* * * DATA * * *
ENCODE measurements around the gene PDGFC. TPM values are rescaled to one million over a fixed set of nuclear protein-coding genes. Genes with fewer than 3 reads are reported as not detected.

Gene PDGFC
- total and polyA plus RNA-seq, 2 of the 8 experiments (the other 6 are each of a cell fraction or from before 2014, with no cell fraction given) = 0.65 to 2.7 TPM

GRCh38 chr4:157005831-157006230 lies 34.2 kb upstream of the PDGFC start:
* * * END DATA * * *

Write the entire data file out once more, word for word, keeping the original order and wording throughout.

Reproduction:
ENCODE measurements around the gene PDGFC. TPM values are rescaled to one million over a fixed set of nuclear protein-coding genes. Genes with fewer than 3 reads are reported as not detected.

Gene PDGFC
- total and polyA plus RNA-seq, 2 of the 8 experiments (the other 6 are each of a cell fraction or from before 2014, with no cell fraction given) = 0.65 to 2.7 TPM

GRCh38 chr4:157005831-157006230 lies 34.2 kb upstream of the PDGFC start: